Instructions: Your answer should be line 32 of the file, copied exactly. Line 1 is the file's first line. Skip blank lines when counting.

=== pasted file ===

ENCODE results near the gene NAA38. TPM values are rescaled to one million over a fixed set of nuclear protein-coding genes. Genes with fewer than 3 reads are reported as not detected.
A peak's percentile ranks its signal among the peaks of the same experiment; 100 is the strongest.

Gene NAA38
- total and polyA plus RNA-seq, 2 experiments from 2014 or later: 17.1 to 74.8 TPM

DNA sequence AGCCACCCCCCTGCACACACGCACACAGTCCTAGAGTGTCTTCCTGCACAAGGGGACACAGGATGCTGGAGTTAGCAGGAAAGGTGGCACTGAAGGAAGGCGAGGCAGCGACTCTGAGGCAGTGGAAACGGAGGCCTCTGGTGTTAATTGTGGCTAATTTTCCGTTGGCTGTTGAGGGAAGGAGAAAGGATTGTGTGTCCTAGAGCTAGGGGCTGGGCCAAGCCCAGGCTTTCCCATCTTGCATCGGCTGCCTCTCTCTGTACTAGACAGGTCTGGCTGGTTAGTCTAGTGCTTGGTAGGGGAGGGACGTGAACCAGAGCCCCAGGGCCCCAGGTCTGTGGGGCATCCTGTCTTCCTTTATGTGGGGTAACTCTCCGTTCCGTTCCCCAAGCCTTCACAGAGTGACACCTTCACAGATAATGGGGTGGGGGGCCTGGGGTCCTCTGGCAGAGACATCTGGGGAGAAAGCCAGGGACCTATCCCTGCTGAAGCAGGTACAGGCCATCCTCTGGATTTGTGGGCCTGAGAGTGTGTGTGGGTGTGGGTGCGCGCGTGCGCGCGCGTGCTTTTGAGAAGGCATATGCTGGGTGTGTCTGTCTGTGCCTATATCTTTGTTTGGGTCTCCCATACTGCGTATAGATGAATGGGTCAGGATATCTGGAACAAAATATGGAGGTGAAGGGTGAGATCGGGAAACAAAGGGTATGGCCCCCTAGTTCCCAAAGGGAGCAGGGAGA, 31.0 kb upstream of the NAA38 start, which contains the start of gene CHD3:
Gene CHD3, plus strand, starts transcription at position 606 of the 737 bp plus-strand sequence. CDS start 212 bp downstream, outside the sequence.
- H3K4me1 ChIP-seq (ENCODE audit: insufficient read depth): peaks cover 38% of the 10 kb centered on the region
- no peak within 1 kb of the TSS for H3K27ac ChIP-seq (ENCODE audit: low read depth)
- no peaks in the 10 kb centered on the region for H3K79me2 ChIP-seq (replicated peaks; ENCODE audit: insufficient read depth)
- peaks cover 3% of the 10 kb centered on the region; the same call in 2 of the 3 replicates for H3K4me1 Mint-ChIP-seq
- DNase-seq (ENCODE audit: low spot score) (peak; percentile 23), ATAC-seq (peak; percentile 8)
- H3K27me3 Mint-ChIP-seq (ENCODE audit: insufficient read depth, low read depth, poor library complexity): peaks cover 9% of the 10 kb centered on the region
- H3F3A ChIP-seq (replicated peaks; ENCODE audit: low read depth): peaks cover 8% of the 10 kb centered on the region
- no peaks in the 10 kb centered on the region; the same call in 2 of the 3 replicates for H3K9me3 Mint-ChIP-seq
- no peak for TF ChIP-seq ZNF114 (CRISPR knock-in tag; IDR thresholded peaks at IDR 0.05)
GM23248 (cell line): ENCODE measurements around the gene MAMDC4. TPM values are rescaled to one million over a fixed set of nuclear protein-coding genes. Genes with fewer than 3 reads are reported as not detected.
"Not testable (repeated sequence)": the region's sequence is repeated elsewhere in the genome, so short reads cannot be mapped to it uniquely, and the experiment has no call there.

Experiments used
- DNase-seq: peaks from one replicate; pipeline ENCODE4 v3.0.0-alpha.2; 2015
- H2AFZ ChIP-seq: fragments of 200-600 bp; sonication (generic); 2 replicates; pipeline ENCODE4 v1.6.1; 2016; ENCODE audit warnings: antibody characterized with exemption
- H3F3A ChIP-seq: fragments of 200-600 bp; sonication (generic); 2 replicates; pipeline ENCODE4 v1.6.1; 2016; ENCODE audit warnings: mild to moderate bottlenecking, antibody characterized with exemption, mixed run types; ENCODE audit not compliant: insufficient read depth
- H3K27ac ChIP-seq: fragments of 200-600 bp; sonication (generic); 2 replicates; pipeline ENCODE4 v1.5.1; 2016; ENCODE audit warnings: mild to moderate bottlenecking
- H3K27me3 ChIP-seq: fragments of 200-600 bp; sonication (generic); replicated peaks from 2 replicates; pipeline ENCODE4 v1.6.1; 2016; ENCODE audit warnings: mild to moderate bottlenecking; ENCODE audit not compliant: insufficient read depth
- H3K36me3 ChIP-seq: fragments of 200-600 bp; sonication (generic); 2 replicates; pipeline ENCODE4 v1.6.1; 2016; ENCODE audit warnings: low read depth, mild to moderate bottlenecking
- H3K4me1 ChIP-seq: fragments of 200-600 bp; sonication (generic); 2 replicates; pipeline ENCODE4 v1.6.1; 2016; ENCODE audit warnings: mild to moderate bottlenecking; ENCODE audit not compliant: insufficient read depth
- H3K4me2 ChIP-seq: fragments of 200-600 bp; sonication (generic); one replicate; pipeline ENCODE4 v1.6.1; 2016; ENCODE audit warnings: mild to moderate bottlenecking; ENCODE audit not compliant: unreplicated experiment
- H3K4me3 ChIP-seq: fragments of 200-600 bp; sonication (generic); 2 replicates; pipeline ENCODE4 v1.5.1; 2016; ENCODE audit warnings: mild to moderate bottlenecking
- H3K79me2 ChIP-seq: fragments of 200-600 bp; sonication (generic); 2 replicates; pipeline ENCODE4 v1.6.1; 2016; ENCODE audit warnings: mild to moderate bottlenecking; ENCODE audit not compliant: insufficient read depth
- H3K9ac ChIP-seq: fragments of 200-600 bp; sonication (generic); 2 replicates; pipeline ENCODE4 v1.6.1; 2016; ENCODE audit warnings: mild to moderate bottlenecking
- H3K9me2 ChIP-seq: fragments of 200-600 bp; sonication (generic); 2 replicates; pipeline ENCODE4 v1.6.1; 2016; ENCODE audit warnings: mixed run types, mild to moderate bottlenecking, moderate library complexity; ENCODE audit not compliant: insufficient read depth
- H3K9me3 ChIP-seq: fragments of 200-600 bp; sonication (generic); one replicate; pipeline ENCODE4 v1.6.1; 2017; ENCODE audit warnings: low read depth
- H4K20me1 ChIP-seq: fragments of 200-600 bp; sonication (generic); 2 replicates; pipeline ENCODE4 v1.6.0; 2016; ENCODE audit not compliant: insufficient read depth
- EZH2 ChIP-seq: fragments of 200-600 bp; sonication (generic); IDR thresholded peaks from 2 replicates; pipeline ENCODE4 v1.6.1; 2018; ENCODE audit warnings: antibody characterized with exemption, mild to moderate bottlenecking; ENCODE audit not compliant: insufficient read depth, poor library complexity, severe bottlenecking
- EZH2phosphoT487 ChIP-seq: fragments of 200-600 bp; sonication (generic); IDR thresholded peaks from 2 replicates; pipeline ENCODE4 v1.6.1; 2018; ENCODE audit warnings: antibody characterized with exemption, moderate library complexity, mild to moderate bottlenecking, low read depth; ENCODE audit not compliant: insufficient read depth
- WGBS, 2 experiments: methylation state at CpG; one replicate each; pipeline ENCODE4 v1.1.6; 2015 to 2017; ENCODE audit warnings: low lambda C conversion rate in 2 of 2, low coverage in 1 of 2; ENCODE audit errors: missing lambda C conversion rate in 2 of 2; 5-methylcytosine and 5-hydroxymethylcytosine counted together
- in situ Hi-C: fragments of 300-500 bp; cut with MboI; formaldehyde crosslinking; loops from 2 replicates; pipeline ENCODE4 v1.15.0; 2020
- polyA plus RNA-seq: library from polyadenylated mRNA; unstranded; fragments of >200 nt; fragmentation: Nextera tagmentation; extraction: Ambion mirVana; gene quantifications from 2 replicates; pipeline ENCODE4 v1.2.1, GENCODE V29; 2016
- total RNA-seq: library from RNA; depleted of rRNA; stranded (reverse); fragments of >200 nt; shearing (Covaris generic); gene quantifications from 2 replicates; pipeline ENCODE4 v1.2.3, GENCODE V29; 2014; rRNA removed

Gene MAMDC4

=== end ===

- H4K20me1 ChIP-seq: fragments of 200-600 bp; sonication (generic); 2 replicates; pipeline ENCODE4 v1.6.0; 2016; ENCODE audit not compliant: insufficient read depth